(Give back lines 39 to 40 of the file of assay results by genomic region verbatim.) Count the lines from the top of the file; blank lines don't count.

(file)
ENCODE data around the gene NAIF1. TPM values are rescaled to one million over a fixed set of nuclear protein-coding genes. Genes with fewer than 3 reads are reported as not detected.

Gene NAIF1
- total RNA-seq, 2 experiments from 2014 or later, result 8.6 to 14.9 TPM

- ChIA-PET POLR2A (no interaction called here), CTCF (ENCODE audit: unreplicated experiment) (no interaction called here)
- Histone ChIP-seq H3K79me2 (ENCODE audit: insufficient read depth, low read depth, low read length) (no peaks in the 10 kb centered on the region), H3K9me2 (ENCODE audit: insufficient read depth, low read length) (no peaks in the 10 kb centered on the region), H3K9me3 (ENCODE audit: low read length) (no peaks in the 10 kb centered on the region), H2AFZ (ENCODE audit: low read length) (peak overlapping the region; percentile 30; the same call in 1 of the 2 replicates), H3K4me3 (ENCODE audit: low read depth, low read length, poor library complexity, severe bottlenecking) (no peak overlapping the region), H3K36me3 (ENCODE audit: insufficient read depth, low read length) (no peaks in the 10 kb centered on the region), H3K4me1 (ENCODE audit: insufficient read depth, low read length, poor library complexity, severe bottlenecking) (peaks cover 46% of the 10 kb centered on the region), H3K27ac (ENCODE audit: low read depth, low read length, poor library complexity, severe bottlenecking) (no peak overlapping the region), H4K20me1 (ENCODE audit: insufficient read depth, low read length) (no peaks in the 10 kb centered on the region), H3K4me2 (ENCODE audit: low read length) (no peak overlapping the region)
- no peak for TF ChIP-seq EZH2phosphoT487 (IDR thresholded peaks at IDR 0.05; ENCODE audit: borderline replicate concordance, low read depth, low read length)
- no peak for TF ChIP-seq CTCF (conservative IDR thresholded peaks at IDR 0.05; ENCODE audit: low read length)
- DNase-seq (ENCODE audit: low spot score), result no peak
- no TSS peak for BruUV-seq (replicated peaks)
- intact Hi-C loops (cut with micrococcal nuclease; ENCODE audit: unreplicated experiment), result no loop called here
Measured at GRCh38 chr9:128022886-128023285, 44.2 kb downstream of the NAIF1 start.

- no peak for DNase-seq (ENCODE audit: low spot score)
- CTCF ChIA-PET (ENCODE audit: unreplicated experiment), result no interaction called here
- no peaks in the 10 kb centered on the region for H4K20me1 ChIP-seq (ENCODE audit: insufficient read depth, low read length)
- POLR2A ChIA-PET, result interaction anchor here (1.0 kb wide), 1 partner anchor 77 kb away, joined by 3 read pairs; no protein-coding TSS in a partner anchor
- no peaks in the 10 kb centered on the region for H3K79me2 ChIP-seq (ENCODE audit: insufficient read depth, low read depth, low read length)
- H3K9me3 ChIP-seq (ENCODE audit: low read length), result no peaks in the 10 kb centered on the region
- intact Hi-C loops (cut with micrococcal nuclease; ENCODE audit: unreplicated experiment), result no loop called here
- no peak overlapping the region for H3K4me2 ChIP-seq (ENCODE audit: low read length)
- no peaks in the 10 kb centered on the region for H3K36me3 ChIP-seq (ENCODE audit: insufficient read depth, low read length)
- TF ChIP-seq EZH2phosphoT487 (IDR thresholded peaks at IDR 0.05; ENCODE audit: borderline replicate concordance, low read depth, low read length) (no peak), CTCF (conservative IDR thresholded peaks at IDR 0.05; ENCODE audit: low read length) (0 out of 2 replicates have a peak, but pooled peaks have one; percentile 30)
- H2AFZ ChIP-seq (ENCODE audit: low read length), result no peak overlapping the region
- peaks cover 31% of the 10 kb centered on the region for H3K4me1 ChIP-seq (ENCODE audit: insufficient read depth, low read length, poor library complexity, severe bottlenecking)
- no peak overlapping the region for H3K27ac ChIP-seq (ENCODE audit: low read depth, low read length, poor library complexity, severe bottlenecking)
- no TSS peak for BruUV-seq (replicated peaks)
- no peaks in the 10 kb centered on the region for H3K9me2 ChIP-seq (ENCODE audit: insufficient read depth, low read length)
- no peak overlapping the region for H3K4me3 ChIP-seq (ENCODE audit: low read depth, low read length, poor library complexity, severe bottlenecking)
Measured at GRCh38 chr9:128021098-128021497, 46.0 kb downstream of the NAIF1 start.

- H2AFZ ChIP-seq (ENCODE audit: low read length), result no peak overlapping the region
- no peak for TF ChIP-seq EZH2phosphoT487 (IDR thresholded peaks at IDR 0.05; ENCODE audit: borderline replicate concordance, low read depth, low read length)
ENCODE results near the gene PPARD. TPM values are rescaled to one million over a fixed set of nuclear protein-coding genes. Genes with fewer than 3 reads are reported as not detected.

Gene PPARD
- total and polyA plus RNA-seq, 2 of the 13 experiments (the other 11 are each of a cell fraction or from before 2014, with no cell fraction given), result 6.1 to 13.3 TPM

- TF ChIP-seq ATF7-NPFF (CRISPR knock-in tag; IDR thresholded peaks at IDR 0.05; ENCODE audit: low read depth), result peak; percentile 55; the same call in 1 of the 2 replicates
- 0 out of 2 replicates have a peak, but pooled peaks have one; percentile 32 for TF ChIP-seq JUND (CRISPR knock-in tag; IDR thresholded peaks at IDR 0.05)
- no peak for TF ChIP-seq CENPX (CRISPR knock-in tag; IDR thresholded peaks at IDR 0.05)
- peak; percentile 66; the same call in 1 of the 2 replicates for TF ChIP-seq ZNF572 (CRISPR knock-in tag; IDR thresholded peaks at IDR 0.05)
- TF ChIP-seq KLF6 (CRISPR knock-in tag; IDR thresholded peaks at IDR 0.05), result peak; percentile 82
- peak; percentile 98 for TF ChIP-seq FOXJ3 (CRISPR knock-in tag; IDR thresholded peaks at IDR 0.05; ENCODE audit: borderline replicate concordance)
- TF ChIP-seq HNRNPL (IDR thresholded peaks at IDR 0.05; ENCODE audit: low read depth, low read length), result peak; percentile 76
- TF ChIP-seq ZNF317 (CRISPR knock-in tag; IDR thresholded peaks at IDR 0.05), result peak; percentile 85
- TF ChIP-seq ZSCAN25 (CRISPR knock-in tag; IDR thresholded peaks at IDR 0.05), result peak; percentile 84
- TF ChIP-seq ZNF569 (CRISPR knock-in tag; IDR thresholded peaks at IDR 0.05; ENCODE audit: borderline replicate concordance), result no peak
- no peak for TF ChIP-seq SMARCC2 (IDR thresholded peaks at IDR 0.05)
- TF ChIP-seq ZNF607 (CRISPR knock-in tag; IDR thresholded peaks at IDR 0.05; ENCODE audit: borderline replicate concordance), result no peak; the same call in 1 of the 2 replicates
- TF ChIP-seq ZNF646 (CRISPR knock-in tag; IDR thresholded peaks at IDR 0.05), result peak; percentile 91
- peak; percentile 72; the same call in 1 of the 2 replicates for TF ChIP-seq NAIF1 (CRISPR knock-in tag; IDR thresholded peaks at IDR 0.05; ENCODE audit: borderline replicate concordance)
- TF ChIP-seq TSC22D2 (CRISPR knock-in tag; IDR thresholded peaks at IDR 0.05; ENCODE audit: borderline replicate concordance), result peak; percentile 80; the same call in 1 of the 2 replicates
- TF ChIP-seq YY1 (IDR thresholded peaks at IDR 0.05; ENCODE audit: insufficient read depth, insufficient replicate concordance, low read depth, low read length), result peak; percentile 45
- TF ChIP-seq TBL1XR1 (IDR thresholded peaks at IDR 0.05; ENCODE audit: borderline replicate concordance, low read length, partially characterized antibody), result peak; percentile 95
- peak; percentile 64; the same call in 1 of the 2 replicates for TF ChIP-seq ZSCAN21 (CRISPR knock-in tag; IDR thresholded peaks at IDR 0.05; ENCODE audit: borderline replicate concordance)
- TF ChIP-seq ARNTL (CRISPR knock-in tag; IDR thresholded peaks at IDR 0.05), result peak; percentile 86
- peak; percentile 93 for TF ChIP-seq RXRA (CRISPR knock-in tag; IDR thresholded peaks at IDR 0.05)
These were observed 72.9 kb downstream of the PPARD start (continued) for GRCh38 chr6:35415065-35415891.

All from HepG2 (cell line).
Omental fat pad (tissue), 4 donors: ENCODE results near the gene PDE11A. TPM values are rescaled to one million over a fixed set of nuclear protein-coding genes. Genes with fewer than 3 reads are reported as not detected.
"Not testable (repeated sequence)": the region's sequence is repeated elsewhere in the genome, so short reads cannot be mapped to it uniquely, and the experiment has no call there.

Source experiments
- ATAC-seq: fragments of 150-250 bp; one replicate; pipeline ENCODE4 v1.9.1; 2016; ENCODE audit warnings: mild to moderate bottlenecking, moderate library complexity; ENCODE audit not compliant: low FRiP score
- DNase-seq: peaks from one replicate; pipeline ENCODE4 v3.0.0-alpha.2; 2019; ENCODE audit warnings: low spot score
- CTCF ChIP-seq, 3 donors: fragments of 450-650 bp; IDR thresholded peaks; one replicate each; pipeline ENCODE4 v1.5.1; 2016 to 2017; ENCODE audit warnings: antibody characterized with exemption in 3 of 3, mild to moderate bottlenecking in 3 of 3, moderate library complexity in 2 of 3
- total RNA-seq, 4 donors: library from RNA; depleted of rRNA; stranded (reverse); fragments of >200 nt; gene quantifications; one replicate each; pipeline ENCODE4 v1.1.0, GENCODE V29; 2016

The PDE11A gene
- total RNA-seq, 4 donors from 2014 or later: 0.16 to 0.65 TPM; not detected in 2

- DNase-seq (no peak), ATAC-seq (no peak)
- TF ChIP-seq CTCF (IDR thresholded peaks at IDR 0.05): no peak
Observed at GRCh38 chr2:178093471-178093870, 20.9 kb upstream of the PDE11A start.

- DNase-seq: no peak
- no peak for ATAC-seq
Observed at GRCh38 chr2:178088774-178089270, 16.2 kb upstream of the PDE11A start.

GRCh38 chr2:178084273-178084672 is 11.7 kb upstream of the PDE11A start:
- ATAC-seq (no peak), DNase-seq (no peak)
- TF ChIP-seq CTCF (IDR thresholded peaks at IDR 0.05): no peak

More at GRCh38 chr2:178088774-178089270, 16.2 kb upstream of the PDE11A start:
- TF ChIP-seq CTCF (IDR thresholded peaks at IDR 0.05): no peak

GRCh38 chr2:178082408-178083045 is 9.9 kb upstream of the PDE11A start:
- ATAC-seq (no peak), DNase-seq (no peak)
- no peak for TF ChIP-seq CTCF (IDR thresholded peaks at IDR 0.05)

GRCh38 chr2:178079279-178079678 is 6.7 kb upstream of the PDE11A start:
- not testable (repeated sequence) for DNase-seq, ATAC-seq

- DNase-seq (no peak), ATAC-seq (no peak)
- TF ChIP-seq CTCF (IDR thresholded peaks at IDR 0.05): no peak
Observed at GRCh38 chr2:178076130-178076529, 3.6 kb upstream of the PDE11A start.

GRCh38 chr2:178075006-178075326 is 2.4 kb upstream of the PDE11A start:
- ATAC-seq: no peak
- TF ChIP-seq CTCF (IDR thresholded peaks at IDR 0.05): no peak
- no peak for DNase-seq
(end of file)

- peak; percentile 98 for TF ChIP-seq FOXJ3 (CRISPR knock-in tag; IDR thresholded peaks at IDR 0.05; ENCODE audit: borderline replicate concordance)
- TF ChIP-seq HNRNPL (IDR thresholded peaks at IDR 0.05; ENCODE audit: low read depth, low read length), result peak; percentile 76